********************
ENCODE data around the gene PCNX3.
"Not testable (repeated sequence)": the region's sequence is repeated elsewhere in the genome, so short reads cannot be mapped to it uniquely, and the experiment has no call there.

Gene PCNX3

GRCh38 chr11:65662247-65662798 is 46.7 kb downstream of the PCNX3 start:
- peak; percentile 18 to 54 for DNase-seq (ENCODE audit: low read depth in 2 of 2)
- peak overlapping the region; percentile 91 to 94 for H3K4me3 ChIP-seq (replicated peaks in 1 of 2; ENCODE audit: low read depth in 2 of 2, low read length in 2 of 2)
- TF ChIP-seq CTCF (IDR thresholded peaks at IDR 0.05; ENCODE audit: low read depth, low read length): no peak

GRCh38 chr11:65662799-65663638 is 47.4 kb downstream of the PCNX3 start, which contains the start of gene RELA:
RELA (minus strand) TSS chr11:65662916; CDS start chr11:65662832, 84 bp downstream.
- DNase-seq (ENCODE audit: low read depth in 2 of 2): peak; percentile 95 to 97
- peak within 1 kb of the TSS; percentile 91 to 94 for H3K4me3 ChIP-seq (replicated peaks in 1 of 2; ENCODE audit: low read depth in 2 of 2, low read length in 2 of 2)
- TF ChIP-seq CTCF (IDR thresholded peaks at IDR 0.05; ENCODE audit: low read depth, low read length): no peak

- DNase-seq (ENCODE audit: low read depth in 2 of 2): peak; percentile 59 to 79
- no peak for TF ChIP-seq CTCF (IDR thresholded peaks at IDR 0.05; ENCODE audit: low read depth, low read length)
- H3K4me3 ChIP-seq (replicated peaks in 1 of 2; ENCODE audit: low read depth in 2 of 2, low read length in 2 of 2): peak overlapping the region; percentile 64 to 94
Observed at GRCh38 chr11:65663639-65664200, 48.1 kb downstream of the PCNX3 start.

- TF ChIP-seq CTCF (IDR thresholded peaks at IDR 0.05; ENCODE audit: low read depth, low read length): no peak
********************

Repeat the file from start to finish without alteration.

ENCODE data around the gene PCNX3.
"Not testable (repeated sequence)": the region's sequence is repeated elsewhere in the genome, so short reads cannot be mapped to it uniquely, and the experiment has no call there.

Gene PCNX3

GRCh38 chr11:65662247-65662798 is 46.7 kb downstream of the PCNX3 start:
- peak; percentile 18 to 54 for DNase-seq (ENCODE audit: low read depth in 2 of 2)
- peak overlapping the region; percentile 91 to 94 for H3K4me3 ChIP-seq (replicated peaks in 1 of 2; ENCODE audit: low read depth in 2 of 2, low read length in 2 of 2)
- TF ChIP-seq CTCF (IDR thresholded peaks at IDR 0.05; ENCODE audit: low read depth, low read length): no peak

GRCh38 chr11:65662799-65663638 is 47.4 kb downstream of the PCNX3 start, which contains the start of gene RELA:
RELA (minus strand) TSS chr11:65662916; CDS start chr11:65662832, 84 bp downstream.
- DNase-seq (ENCODE audit: low read depth in 2 of 2): peak; percentile 95 to 97
- peak within 1 kb of the TSS; percentile 91 to 94 for H3K4me3 ChIP-seq (replicated peaks in 1 of 2; ENCODE audit: low read depth in 2 of 2, low read length in 2 of 2)
- TF ChIP-seq CTCF (IDR thresholded peaks at IDR 0.05; ENCODE audit: low read depth, low read length): no peak

- DNase-seq (ENCODE audit: low read depth in 2 of 2): peak; percentile 59 to 79
- no peak for TF ChIP-seq CTCF (IDR thresholded peaks at IDR 0.05; ENCODE audit: low read depth, low read length)
- H3K4me3 ChIP-seq (replicated peaks in 1 of 2; ENCODE audit: low read depth in 2 of 2, low read length in 2 of 2): peak overlapping the region; percentile 64 to 94
Observed at GRCh38 chr11:65663639-65664200, 48.1 kb downstream of the PCNX3 start.

- TF ChIP-seq CTCF (IDR thresholded peaks at IDR 0.05; ENCODE audit: low read depth, low read length): no peak